As analytics becomes a much larger trend, some companies are adding a Chief Analytics Officer (CAO) to the C-Suite, notes Fast Company. The analytical CFO is beginning to take on that role in companies not ready to add a dedicated CAO. The question is: What do CFOs need to know to take on the role of CAO?
Owning the financial numbers is not the same thing as owning the data in a big data analytics sense. This article explores three things the analytical CFO need to know in order to take on the role of CAO successfully.
A New Mindset: Data Monetization
According to Gartner, one thing the analytical CFO must have is a data monetization mindset. Analytics is not about data or even reporting. It's about analyzing data to derive insights that can be used to achieve specific business outcomes. Ideally, those business outcomes should be aligned to the top strategic priorities of the business. For example, if the number-one priority of the organization is to grow revenue, analytics projects should be focused on how to use data to increase sales, which can be accomplished in many ways. CFOs who have a data monetization mindset will be able to seek opportunities to help their organizations grow.
When we think of analytics and big data, we think of complex open-source software that requires computer science expertise and/or advanced statistics skills. Effective analytics does not need to be so overwhelming. According to the authors of the book, Behind Every Good Decision: How Anyone Can Use Business Analytics to Turn Data into Profitable Insights, close to 80 percent of data analytics can be performed by teams without advanced statistical skills and with tools most people already use. What's important in performing effective analytics is a good process, not technology.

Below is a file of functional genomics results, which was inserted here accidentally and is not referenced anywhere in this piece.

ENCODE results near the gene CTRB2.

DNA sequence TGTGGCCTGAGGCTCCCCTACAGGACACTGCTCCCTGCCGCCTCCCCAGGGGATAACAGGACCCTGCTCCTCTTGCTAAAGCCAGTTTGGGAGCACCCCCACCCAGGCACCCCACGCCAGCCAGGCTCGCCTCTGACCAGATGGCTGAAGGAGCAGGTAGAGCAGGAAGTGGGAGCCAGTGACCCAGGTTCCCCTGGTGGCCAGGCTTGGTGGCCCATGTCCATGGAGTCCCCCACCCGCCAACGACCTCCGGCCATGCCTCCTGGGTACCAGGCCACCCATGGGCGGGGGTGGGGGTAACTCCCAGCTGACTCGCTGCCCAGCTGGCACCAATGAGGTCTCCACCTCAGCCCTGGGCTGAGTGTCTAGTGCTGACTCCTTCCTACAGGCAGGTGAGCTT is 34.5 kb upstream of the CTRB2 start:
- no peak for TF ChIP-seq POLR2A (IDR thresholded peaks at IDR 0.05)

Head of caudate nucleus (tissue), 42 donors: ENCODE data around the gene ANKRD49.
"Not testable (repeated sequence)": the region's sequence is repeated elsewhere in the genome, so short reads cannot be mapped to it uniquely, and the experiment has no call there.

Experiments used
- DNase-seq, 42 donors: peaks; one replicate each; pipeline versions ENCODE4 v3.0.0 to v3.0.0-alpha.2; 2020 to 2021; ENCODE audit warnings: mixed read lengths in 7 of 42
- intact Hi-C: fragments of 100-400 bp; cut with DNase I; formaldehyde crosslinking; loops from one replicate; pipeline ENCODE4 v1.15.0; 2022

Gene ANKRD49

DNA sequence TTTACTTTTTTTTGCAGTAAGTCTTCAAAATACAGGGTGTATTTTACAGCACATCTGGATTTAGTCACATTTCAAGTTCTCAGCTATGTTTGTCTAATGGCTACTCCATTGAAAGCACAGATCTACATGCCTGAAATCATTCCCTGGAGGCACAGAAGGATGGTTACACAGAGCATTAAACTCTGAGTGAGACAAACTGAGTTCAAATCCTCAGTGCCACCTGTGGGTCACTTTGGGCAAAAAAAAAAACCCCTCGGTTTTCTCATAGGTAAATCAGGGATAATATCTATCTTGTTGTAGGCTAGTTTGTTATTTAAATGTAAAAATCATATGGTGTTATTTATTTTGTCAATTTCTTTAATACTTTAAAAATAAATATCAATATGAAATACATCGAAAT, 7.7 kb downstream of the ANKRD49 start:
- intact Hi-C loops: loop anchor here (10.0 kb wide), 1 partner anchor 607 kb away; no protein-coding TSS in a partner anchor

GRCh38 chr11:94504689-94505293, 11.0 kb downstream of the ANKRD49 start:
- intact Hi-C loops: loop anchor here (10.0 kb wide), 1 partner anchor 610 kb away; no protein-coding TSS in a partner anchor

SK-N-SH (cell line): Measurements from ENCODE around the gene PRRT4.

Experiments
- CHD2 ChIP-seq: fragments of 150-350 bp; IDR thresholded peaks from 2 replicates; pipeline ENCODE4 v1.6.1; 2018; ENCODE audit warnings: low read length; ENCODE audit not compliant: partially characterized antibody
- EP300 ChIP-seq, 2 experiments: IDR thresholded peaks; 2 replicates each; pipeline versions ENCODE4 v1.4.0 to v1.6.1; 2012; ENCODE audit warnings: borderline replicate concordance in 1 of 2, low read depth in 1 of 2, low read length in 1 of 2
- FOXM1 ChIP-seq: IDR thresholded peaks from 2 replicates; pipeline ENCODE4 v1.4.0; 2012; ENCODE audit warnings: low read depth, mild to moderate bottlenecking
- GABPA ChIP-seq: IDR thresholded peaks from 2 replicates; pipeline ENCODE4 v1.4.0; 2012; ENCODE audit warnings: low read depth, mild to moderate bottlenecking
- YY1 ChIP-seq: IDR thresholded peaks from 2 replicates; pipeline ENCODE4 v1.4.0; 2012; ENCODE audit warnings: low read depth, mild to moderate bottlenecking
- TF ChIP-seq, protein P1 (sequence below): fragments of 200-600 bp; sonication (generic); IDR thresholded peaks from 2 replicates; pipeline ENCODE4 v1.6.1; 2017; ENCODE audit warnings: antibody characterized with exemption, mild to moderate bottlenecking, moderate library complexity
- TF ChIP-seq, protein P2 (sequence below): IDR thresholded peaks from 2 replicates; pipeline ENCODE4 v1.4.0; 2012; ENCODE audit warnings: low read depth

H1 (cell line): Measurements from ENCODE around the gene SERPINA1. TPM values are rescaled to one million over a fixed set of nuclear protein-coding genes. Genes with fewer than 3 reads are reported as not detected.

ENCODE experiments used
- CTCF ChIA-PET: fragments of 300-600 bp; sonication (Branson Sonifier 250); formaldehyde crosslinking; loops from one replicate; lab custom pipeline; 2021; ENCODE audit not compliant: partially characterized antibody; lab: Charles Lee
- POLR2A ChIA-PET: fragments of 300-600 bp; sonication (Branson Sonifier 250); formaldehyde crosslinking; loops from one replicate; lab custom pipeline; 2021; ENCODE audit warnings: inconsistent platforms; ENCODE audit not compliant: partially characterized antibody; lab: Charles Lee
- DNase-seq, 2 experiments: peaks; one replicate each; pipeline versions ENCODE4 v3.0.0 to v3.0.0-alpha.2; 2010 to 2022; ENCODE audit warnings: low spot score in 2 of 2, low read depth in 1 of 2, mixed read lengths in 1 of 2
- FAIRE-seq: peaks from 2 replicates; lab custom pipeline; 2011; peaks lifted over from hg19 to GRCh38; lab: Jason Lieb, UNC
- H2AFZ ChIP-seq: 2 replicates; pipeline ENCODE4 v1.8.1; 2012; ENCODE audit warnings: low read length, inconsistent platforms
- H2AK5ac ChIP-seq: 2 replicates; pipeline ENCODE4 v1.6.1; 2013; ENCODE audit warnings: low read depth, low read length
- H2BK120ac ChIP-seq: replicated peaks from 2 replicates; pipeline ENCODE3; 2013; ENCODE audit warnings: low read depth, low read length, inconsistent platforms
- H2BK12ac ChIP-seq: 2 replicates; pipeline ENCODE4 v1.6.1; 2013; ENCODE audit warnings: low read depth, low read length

In their book, Piyanka Jain and Puneet Sharma describe a process called BADIR that can be used to accomplish just about any analytics project that the CFO would perform. CFOs, adept at running accounting and financial reporting processes, will need to establish analytics processes in the role of CAO.
The CFO should understand the tools and technologies that CAOs use to run both small and large-scale analytics projects. Those tools can be categorized into three main areas:
Spreadsheets: According to Jain and Sharma, most analytics projects require nothing more than a spreadsheet. Small and midsized projects, with clearly defined questions and targeted at specific business goals, can be performed using spreadsheets.
Business Intelligence Software: The CFO should also understand the landscape of business intelligence software that can be used to aggregate data from multiple sources and used to produce dashboards and insights from data across multiple sources, as noted by Gartner.
Open Source Data Analytics Technologies: When it comes to tackling larger-scale data analytics projects, the CFO will need to understand the big data technology stack, reports CIO. One of the most talked about big data technologies is Hadoop, an open-source data-processes platform capable of processing large amounts of data (among other things), but Hadoop is just one element of the data stack.
CFOs Laying the Groundwork for CAO Role
The number of examples of companies using data analytics to improve a variety of business outcomes is evidence enough that organizations need a role that owns the analytics process. Some companies are not ready to have a dedicated CAO. Analytical CFOs can prepare their organizations for a successful move to a dedicated CAO by taking on the role of CAO themselves and then creating the right organizational mindset, developing analytics processes and deploying the right technology for the right analytics projects.
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